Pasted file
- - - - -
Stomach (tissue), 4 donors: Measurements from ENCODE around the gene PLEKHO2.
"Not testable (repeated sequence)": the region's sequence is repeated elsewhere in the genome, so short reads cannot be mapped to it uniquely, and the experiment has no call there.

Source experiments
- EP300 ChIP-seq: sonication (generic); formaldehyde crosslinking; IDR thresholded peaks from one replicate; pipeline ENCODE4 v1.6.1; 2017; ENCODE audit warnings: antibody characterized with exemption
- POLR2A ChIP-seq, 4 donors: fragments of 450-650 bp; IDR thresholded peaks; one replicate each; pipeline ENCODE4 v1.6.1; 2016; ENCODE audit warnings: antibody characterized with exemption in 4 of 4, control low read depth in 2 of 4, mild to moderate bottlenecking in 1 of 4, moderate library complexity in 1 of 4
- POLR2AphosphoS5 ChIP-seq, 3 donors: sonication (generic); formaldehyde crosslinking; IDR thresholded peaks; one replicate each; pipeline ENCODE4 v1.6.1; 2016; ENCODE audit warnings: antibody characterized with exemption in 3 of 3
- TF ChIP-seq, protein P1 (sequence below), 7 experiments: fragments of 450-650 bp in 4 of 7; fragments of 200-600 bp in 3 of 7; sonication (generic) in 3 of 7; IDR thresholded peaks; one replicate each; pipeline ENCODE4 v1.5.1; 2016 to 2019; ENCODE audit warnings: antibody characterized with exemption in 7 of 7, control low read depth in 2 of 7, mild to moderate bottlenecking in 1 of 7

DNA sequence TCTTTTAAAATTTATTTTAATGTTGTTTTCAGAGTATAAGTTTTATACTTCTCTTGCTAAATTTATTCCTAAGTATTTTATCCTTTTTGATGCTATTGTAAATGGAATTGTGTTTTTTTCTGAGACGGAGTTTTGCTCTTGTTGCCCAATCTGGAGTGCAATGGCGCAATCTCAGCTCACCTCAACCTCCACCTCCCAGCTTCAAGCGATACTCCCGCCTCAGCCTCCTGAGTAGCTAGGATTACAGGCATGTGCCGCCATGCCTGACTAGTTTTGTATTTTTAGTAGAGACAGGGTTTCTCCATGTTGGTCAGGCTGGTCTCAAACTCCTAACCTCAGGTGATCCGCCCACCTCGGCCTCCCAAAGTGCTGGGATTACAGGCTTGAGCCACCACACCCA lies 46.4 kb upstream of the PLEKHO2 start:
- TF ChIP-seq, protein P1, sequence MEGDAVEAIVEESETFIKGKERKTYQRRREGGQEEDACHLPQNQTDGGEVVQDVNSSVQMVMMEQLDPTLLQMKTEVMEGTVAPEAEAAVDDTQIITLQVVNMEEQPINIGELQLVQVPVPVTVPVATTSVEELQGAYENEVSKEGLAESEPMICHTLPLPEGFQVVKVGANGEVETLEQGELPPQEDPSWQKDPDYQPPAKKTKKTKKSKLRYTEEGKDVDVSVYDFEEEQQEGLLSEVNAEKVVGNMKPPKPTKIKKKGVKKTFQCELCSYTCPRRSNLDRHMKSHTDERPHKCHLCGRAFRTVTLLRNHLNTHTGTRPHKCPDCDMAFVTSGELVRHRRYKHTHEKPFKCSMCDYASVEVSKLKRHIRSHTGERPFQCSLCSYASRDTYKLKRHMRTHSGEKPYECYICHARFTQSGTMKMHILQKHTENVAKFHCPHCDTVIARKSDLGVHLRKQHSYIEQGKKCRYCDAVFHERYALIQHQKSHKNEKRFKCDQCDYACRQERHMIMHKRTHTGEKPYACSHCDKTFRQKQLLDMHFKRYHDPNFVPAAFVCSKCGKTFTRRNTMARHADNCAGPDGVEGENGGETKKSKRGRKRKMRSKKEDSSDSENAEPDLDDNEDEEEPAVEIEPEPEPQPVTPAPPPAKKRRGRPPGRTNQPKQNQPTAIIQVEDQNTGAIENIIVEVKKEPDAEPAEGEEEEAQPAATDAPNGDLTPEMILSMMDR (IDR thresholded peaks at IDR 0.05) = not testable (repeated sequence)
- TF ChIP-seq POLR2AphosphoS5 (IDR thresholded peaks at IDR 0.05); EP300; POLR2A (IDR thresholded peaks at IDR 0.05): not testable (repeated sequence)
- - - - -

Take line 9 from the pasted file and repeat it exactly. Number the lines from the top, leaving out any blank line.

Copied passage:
- TF ChIP-seq, protein P1, sequence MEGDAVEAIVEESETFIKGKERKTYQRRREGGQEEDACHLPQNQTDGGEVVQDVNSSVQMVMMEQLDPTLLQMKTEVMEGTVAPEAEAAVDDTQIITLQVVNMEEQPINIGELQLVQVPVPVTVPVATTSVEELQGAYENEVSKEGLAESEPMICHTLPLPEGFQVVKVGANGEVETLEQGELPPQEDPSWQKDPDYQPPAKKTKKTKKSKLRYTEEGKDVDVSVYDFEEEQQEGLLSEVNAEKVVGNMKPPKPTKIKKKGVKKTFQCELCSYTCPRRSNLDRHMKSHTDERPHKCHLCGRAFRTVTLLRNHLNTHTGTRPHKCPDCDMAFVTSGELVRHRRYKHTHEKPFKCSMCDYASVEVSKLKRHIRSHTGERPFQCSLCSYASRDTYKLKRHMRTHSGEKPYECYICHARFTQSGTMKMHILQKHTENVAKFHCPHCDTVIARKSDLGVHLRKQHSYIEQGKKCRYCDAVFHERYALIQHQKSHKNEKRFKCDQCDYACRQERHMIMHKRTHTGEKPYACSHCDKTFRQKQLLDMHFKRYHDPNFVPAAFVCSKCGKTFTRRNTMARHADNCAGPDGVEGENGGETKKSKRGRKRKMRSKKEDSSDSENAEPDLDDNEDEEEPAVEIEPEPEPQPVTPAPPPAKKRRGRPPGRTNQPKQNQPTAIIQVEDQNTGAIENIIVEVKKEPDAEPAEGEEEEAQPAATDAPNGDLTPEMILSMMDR (IDR thresholded peaks at IDR 0.05) = not testable (repeated sequence)